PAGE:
The only good teachers for you are those friends who love you, who think you are interesting, or very important, or wonderfully funny; whose attitude is: “Tell me more.” —Brenda Ueland
Last week, I met with a writing friend for coffee, and she asked: “So, when can I read your book?” I’d promised it to her a month earlier and then got busy with other things. I was so thankful that she remembered and asked. Now, I’ll make finishing the draft a priority so I can get it to her sooner.
Over the years, I’ve discovered that writers who connect with other writers tend to write and publish more. Here are three ways to make that happen:
1. Find a Mastermind Group. For years, I’ve met with small networking groups for accountability. When I wanted to quit writing, these connections have helped me to leap forward. During these meetings, we ask the same questions:
+What are you writing?
+What do you need help with?
2. Join a Critique Group. Professional writers study great writing—and know what works and what doesn’t work. When we invite other writers to read and critique our writing, we expand our understanding of good writing. And, we learn about our blind spots. From complex comments on structure and voice to technical lessons on commas and run-on sentences, a good critique can strengthen our writing. [Pro Tip: Check the website of national writing groups to find a reliable critique group. I belong to a group through the Wisconsin chapter of The Society of Children’s Writers and Book Illustrators (SCBWI).]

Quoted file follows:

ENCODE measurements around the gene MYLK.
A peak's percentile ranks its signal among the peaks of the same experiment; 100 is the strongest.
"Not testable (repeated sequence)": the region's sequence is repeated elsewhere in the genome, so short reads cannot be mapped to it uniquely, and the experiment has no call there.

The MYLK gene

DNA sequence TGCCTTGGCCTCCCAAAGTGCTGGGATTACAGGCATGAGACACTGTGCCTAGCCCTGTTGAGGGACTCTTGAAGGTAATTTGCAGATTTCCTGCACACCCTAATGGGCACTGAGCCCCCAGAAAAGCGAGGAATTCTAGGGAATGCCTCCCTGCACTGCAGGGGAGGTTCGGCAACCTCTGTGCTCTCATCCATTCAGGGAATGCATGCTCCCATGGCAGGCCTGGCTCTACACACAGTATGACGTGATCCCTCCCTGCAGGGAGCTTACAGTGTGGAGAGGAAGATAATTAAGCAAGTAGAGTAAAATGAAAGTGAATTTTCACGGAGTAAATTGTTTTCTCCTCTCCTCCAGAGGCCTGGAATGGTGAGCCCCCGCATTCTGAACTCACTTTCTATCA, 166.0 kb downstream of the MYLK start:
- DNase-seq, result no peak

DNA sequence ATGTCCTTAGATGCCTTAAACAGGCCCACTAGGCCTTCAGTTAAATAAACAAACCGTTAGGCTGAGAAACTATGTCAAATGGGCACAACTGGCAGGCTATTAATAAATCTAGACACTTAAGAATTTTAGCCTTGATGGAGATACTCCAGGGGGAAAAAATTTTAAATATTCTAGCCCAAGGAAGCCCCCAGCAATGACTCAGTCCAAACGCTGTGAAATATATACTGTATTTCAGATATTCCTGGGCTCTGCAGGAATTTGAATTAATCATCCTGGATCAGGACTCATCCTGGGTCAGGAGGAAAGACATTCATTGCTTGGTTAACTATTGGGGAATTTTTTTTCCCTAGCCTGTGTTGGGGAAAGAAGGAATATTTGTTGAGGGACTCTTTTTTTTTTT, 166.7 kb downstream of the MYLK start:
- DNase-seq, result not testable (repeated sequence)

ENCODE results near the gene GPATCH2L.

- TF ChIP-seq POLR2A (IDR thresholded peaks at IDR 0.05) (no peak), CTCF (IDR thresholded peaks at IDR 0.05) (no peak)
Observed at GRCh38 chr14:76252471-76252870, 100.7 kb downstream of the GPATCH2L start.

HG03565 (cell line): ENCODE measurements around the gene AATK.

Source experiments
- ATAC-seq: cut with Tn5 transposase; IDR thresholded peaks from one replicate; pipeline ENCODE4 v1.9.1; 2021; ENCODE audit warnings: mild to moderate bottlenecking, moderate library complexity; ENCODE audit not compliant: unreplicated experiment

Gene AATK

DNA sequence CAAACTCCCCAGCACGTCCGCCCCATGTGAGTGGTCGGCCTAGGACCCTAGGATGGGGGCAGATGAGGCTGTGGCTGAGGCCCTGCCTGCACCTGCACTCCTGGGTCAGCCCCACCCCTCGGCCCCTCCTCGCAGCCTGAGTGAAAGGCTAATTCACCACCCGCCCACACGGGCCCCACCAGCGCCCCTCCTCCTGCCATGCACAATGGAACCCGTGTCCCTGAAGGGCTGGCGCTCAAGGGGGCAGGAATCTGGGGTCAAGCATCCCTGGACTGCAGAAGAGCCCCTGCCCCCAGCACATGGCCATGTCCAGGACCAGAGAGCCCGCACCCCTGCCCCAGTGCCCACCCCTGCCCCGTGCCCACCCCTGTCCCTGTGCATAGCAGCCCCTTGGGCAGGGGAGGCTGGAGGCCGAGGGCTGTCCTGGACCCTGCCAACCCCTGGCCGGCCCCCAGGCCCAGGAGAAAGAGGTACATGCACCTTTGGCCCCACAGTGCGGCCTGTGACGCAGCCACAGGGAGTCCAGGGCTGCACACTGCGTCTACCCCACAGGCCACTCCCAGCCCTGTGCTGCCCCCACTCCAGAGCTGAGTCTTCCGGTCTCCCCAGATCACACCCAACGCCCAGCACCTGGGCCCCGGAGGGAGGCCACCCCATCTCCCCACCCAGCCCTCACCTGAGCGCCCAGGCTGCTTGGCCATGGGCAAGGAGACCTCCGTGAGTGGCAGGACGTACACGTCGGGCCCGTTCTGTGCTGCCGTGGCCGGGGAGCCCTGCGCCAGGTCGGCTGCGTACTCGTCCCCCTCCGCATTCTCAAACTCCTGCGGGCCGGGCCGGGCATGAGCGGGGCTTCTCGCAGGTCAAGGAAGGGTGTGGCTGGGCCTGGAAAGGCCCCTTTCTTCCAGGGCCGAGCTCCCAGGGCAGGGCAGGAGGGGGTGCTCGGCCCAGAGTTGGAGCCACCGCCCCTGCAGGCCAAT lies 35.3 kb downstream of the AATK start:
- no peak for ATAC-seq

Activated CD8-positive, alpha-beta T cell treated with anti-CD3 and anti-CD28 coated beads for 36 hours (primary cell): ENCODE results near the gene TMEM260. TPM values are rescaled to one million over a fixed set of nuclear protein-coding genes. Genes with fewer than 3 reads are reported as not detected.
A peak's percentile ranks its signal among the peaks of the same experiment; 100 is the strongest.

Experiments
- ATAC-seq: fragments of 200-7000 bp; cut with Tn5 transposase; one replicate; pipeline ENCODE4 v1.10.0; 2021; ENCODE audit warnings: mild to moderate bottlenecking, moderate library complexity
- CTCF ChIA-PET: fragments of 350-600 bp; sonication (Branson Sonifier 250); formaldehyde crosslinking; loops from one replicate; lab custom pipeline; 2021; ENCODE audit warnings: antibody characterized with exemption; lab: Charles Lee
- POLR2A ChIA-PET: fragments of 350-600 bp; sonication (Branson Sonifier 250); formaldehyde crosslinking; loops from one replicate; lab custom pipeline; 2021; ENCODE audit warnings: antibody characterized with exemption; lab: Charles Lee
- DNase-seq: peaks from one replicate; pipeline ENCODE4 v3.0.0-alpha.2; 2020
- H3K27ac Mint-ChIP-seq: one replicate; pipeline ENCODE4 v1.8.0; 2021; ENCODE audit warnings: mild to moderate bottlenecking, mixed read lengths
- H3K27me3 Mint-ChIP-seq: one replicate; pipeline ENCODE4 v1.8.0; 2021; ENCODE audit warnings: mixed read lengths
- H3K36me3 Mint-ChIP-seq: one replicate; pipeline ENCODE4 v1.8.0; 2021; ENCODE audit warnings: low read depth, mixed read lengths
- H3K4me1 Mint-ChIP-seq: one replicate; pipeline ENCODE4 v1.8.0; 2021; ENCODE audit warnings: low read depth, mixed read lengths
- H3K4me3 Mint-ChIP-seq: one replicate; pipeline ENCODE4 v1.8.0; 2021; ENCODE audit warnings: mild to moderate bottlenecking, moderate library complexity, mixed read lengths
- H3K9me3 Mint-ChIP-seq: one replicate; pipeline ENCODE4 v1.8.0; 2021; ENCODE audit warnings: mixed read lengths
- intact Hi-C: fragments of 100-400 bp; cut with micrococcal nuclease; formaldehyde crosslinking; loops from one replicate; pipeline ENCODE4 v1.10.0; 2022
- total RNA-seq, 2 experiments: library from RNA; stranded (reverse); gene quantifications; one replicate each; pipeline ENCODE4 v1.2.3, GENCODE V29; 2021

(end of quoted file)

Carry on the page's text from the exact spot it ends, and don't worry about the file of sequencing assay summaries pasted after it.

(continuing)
3. Challenge a colleague. Create a deadline pact with another writer. Promise that by a certain date you’ll each write 10,000 words, complete a project, or complete a portion of a manuscript. To make it sweeter (and more difficult to fail), make a bet. If one of you doesn’t finish in time, you’ll have to . . . treat the other to dinner or whatever.
Your turn: How has connecting with other writers helped you to write more?